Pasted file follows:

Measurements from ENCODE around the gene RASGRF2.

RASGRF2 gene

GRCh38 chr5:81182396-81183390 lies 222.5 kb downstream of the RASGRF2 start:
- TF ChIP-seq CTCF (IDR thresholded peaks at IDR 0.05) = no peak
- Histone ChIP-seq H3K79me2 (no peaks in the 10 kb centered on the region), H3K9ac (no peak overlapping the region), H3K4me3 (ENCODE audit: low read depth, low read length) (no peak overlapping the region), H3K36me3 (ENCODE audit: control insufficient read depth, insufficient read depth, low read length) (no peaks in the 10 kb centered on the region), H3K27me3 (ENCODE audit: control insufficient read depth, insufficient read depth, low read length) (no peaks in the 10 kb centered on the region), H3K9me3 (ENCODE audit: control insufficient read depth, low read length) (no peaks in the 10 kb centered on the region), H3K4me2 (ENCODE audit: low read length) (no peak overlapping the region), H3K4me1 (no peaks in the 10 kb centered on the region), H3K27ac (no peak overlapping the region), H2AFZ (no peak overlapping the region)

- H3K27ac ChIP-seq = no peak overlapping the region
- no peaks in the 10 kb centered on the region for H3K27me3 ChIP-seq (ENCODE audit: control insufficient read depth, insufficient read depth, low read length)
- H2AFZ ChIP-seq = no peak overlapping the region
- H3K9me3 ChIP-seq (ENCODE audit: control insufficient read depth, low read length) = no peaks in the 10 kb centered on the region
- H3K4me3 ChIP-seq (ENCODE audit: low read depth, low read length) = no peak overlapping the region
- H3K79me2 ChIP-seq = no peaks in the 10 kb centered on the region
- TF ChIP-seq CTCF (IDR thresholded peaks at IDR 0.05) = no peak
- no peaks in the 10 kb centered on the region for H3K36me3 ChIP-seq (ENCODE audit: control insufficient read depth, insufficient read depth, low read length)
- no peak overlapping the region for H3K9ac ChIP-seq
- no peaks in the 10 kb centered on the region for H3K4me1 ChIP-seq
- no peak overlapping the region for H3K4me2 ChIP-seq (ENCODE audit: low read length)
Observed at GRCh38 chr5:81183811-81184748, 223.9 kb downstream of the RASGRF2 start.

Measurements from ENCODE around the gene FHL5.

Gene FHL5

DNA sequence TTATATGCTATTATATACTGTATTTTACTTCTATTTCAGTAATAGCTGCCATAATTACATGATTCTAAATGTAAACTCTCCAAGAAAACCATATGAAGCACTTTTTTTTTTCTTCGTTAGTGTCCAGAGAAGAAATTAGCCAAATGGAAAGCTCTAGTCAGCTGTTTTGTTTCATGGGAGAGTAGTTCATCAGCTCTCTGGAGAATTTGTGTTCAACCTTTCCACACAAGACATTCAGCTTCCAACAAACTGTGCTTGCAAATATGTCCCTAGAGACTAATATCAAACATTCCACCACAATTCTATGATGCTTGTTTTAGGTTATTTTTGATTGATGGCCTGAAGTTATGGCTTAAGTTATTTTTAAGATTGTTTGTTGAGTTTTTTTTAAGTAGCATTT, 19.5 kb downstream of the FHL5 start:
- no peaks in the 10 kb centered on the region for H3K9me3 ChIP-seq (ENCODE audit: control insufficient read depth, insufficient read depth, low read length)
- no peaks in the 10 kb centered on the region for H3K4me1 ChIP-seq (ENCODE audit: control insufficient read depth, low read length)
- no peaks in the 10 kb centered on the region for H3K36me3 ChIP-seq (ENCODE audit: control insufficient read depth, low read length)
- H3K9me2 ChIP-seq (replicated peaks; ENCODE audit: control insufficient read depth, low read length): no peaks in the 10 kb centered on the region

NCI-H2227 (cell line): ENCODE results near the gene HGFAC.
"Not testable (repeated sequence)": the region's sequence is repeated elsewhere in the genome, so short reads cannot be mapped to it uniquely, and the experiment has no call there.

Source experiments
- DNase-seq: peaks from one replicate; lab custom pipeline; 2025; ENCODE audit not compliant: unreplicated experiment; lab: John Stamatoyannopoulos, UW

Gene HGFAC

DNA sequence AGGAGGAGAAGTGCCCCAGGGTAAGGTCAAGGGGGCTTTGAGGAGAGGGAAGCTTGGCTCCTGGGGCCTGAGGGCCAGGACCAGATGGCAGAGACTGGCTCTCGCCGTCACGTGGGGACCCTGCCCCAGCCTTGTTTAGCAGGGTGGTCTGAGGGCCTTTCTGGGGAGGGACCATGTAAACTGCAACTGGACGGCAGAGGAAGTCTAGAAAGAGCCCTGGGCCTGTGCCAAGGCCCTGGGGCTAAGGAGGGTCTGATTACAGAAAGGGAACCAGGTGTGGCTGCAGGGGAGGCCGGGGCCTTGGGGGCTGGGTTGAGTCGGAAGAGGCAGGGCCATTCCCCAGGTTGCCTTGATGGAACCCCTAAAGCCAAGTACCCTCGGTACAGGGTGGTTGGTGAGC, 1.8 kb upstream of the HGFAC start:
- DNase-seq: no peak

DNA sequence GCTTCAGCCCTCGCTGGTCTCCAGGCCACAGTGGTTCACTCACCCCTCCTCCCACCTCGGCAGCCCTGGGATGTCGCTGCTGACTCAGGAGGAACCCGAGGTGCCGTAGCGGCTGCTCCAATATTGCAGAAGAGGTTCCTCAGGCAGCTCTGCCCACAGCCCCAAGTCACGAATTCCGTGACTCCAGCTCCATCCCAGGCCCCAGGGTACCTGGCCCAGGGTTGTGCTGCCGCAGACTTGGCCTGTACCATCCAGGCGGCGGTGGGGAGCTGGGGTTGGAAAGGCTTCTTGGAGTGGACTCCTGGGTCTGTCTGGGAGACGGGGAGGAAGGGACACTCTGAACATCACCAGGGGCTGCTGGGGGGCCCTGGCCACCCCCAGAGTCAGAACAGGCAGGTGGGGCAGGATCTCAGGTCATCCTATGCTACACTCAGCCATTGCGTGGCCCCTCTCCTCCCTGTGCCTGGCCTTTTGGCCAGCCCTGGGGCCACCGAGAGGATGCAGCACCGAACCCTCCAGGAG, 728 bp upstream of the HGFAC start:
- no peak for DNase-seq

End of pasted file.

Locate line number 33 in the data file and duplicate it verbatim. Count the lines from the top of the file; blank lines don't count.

- no peak for DNase-seq